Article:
A memorial was built on the site and inaugurated by the then-President of India, Dr. Rajendra Prasad, on 13 April 1961. to this day the bullet holes can be seen on the walls and adjoining buildings. The well into which many people jumped and drowned attempting to save themselves from the hail of bullets is also a protected monument inside the park.


Summer Palace of Maharaja Ranjit Singh

This palace is located in the Ram Bagh park. Now the palace houses a museum, exibiting oil paintings, miniatures, coins and weapons from the Sikh period.

In this park is the Maharaja Ranjit Singh Panorama, so ask, if you are at the right museum




* The Golden Temple has a dining hall (langar) serving free basic meals to all... A definite must for visitors. Plates and spoons are handed out near the entrance, then follow the crowds inside and take the next vacant spot in one of the rows on the floor. Servers come by with large buckets of dal, chapatis and rice. Make sure to finish everything on your plate (wasting food isn't an option here!) then take it outside to volunteers at the washing area. It's inside the complex which means no shoes and cover your head.

* Crystal Restaurant, around the corner of Bhandari Bridge serves up great Indian, Italian, Continental and Chinese food.

* My Kind of Place offers fast food such as pizza, burgers, and chips. It offers Chinese & Continental food also.

* The Brothers or Bharavan the Dhaba, is place situated near to Golden Temple where you can eat traditional food or chinese, continental where you can enjoy taste of your choice at affordable prices.

* New Punjabi Rasoi, around the corner from the temple it's one of the most popular restaurants in town and serves up great Indian food including tasty masala dosas. Meals ~Rs 40-60.

* Neelam's, a few doors down from New Punjabi Rasoi, offers pizza and other basics. Meals from Rs 30.

* Pizza Hut, Yes, the American chain. about a 30 - 50 Rs Auto-Rickshaw ride from the golden temple. Most auto-rickshaw drivers know where it is, or can get directions. Good if your stomach needs a western meal for a change. Comes with customer service that one would expect in a four-star restaurant in the west.

* kesar da dhaba. Located near the Golden Temple, it offers good Punjabi food made in pure ghee. Daal Makhni is worth trying. Don't forget to try a glass of Lassi after a heavy meal.  edit
* Bubby Dhaba, opposite Golden Temple (Just opposite the main entrance of Golden Temple). serves authentic Punjabi food at a very reasonable cost and ideally located, just few meteres from the main entrance of the Holy Golden Temple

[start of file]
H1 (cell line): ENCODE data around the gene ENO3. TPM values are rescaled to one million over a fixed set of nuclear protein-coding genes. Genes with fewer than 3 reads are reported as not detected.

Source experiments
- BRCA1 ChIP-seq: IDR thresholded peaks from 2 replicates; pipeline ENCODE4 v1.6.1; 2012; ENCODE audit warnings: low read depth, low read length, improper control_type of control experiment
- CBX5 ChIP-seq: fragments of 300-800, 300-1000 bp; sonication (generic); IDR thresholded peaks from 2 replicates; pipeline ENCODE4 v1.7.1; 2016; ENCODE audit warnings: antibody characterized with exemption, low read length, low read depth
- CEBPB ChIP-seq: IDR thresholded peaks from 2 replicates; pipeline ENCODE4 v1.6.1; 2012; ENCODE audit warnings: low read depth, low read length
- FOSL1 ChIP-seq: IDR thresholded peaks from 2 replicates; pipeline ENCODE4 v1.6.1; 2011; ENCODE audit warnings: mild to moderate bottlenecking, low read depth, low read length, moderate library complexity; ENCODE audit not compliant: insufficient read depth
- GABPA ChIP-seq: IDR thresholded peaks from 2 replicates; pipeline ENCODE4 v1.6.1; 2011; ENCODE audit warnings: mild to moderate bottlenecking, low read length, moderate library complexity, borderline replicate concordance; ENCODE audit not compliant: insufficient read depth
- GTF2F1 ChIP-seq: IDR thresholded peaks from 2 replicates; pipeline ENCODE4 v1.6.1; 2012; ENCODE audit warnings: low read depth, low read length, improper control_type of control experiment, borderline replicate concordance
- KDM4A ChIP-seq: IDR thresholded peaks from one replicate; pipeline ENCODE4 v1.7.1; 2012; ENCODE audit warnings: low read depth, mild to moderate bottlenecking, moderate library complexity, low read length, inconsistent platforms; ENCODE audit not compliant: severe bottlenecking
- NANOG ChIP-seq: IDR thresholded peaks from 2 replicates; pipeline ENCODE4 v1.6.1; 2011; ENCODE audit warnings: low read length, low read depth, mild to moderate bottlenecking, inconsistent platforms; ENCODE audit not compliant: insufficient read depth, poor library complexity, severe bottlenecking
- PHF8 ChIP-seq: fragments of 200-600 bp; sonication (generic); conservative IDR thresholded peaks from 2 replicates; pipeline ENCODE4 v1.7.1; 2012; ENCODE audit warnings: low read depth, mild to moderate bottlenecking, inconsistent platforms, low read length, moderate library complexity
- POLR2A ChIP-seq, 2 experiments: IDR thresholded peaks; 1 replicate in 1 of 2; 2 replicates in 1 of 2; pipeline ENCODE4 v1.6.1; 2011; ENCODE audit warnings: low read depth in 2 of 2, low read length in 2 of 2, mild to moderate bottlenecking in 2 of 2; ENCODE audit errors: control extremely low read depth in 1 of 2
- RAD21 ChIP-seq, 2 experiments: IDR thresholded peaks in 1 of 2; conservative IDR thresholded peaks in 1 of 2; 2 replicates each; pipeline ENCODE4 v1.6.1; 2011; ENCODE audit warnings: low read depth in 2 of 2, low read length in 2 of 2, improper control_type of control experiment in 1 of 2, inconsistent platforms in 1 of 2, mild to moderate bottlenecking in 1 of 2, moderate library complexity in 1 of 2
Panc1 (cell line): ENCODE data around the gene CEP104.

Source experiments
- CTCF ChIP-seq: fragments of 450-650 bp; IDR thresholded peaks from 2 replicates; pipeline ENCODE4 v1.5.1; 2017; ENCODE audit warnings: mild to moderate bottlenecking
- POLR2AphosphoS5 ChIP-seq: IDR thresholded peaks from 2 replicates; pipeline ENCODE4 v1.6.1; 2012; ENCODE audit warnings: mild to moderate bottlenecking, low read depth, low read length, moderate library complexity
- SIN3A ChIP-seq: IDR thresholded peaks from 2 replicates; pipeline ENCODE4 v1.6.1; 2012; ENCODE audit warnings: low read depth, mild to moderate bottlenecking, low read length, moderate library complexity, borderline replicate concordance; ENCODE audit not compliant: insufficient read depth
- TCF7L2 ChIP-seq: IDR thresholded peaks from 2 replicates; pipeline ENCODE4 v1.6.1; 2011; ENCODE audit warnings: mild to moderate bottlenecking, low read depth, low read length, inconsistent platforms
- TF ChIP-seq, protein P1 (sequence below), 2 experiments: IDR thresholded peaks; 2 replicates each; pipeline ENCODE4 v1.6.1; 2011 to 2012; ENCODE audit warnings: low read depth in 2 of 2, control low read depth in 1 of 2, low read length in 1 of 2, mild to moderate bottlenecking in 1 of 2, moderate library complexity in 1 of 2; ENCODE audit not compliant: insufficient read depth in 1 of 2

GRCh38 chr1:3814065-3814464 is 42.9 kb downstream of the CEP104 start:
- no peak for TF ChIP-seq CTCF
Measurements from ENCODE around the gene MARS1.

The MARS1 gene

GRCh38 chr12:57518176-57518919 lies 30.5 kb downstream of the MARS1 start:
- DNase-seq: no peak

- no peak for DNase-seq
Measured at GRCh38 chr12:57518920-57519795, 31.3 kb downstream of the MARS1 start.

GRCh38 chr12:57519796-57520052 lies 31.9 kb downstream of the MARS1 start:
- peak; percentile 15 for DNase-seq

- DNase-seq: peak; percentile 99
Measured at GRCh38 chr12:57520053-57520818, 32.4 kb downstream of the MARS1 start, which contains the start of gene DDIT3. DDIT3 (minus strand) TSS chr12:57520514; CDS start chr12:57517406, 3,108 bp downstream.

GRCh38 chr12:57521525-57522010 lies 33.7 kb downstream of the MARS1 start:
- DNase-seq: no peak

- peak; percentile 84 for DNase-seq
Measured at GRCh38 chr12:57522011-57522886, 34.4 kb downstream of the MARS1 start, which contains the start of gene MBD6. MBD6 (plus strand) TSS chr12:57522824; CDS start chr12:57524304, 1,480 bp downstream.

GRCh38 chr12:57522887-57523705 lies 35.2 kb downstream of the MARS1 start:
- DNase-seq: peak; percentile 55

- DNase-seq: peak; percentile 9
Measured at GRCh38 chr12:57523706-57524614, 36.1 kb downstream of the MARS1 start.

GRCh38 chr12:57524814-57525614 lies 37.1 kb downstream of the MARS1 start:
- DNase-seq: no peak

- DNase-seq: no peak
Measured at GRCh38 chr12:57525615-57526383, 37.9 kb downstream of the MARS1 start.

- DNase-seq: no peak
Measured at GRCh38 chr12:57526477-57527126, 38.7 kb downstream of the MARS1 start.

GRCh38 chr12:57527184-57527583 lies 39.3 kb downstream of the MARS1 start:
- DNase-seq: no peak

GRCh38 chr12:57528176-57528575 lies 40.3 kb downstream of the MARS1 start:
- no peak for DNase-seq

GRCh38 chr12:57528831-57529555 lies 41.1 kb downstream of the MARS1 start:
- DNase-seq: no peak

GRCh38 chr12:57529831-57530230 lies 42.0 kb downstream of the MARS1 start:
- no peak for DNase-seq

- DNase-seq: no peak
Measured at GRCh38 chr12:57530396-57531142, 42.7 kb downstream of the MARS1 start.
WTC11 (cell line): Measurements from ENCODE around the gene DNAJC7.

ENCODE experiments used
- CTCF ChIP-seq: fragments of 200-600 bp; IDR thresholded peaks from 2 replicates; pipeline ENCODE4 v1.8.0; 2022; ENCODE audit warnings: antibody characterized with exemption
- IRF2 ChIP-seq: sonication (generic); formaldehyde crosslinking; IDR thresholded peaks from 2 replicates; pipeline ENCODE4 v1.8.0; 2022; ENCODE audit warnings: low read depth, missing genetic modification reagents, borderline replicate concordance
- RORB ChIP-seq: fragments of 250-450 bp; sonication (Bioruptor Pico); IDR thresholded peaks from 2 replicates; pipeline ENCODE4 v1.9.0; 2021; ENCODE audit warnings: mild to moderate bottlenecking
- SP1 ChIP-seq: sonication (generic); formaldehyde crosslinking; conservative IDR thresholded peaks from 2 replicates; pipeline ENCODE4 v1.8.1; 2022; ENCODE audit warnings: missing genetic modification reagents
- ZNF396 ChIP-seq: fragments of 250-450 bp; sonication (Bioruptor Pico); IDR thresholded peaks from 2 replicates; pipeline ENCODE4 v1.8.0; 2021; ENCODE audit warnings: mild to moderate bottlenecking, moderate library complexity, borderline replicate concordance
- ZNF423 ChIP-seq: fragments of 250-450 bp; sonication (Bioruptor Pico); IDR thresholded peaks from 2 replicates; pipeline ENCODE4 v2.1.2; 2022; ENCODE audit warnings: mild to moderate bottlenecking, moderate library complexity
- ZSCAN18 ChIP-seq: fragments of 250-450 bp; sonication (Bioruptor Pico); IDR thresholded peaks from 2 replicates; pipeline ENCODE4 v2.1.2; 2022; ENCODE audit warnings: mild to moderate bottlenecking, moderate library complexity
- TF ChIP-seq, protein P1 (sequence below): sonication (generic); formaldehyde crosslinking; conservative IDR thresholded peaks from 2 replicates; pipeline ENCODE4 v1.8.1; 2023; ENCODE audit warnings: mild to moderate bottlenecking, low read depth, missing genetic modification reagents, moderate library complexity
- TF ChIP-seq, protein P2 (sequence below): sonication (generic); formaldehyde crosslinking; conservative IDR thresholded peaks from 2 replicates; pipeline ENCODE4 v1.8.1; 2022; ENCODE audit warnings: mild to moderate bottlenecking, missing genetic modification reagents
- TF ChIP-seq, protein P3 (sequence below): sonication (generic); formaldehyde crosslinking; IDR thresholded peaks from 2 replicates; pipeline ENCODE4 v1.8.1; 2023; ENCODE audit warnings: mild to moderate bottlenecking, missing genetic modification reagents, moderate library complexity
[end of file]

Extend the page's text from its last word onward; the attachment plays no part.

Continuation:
get there and around-transport

by air

Amritsar's international airport, Raja Sansi International Airport, has
more than 150 domestic and international flights during the week with
daily connections to Delhi, Chandigarh and Jammu.

by train

Amritsar is well connected by trains with daily trains from Delhi,
Bombay, Calcutta and other major Indian cities. The main railway station
in Amritsar is the Amritsar Railway Station. There is a special train
that runs west to Wagah (Attari border), which is the last stop on the
border in India before continuing on to Pakistan. Indian Railways has
proposed a high speed rail line to serve Delhi-Amritsar via Chandigarh
and Ambala. The train is to run at high speeds of 350 km/h, a first of
its kind in India. It will travel the distance of 445 km between the two
cities in 2.5 hours (compared to nearly 8 hours right now). Companies
from Japan, China, UK and Canada have expressed an interest in the
project. The contract for building the line will be awarded at the end
of May, 2008. Other lines of this kind have proposed in Mumbai,
Ahmadabad, Pune, and Kolkata.

by road

Amritsar is located on the historic Grand Trunk Road or G.T Road or
National Highway 1 (NH 1) and therefore, very well connected to the road
network. Daily bus services run to and from Ambala, Delhi, Chandigarh
and Jammu. A sum of Rs 450 crore is being spent to expand the
Amritsar-Jalandhar stretch of G.T. Road to four lanes. In 2006, the
government of Punjab finalized plans for the construction of an elevated
road with four lanes connected to the National highway for better access
to the Golden Temple.

For transportation within Amritsar city, rickshaws, autorickshaws, taxis
and buses are easily available. Recently, the government of India and
Punjab pledged Rs. 2,100 Crore for the development of a Mass Rapid
Transport system for the city.[citation needed] It is hoped that this
will help in relieving traffic congestion and improving air quality.